Self-cleaning Oven

Modern oven

Image courtesy of Wikipedia (credit Arnold Reinhold)

I’m kneeling on the floor in front of my self-cleaning oven, and I’m well, cleaning it. I’m scrubbing the bejesus out of the door and the outside edge of the oven with a Brillo pad, but only part of the baked-on grime is coming off. Now I’ve got a knife – I’m scraping at the burned-on stuff with the point. Maybe that is not good for the finish, but what’s a girl to do? Apparently the words “self-cleaning” have different meaning for the oven industry than they do to me.

The book that came with my oven has  a two-page section on “using the self-cleaning oven.” First it says to remove the racks from the oven. Okay, so the racks are not part of the self-cleaning deal. Then I see the disclaimer. “The racks CAN be self-cleaned, but they will darken, lose their luster and become hard to slide.” So, do I want racks that are clean, but lusterless and hard to slide? I take out the racks.

Next, it says “soil on the front frame of the range and outside the gasket on the door will need to be cleaned by hand.” Okay, the outer door and outer rim of the oven are off the table.  According to this though, the inner part of the door, the part with the glass, should get clean. Well, it’s better than it was but there is still considerable burned-on gunk all over the glass. What does the book say about that? “If the oven is not clean after one clean cycle, repeat the cycle.” Sooo – I’ve just used 1,000 gigawatts of electricity to clean the oven, which really only cleans select parts of the oven, and now I’m supposed to run the whole thing again?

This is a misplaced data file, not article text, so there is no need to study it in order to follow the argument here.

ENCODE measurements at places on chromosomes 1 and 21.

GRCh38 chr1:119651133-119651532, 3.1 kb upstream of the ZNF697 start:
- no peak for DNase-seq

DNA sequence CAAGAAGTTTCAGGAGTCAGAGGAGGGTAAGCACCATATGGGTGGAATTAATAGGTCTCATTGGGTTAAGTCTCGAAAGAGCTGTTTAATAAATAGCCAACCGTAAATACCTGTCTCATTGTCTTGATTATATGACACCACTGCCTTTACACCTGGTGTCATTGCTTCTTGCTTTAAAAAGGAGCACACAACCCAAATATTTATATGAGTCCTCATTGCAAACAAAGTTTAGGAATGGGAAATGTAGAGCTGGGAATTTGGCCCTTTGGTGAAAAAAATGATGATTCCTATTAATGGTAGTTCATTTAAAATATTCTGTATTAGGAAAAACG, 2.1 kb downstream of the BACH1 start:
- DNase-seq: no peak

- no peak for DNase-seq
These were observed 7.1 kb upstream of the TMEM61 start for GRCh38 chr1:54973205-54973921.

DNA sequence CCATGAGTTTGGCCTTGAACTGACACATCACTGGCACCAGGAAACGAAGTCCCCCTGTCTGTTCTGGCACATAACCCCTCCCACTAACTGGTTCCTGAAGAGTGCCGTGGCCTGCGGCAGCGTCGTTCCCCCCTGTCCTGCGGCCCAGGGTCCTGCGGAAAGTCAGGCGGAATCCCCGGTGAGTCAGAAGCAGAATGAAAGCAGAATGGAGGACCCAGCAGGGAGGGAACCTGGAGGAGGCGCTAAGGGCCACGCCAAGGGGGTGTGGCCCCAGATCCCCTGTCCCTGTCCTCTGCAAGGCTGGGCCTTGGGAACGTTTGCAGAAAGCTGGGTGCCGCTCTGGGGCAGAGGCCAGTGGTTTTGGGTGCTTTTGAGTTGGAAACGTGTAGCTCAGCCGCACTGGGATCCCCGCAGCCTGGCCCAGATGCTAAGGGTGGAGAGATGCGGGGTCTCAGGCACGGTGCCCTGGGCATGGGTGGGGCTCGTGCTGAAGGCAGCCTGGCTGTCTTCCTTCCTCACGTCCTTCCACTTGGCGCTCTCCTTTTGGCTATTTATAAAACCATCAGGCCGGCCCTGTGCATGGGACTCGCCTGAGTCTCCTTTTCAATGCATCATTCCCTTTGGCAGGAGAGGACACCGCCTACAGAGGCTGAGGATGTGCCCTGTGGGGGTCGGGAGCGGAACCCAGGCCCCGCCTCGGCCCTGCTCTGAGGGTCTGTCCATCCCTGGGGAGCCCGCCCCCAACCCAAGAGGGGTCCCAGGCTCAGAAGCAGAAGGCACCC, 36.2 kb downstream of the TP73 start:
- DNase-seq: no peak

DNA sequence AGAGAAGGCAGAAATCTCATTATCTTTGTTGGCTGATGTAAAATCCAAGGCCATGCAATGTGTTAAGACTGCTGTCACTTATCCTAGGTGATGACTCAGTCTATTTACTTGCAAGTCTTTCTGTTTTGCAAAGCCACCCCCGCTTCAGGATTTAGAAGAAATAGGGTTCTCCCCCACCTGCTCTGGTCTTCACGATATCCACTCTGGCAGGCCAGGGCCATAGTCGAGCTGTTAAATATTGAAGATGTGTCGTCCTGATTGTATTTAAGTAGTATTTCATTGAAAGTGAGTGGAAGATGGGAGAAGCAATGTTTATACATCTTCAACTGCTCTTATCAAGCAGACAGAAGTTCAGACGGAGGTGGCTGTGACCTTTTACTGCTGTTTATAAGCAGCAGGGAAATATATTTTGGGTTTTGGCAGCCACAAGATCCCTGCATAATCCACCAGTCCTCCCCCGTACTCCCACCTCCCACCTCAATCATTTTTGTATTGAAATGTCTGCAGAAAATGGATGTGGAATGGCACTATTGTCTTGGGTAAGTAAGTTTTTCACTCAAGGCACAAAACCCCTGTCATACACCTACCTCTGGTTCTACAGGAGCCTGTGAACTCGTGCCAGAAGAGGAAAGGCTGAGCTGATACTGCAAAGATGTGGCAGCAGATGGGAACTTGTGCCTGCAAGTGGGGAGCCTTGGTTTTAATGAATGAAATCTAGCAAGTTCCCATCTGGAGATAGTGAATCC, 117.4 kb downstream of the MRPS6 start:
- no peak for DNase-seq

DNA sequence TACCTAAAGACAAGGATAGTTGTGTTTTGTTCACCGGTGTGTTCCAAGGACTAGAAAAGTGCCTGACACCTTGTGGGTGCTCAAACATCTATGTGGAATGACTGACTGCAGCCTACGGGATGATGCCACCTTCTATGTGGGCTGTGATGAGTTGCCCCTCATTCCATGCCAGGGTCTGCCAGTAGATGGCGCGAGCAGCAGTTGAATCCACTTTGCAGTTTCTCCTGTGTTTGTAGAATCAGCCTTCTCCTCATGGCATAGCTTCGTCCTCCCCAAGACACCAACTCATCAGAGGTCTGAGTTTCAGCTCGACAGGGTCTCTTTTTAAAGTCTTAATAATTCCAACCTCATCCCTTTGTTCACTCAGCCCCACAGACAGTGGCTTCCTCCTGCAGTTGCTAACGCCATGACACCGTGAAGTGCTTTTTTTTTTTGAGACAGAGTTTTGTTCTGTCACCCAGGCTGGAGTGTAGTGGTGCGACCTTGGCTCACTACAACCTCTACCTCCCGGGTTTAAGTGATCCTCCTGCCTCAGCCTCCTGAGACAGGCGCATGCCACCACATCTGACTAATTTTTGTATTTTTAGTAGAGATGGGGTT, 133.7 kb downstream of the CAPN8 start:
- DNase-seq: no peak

The good news is that at least I don’t have a pet bird. Besides removing the racks, bird owners must also “…move birds to another well-ventilated room…” before activating the “stun” cycle of the oven. The book clearly states “…the health of some birds is extremely sensitive to the fumes given off during the self-cleaning cycle…” which begs the question – how do they know this? In the final stages of beta-testing the self-cleaning oven, did the engineer say “That worked great, but let’s run it again with Tweetie in the room.” Post mortem analysis: It was Leroy, in the kitchen, with the oven.


9 thoughts on “Self-cleaning Oven

  1. Good job! Not even on my list of things to procrastinate about at this time….oven cleaning.

    If birds should be removed due to fumes, should humans stay in the room? Don’t they send the bird into the mines first to see if they are safe and if tweety dies, humans stay away?

    • I’m not an expert on either birds or coal mines, but my understanding of the canary in the coal mine was that in that case they are checking for carbon monoxide. Because the birds are so much smaller than the humans, they succomb to the lack of oxygen quicker. Vis a vis the oven fumes which are really just the burned off grease and oven detritus, apparently are toxic to birds but not us.

  2. Pingback: I’m spring cleaning – well sort of | Huffygirl's Blog

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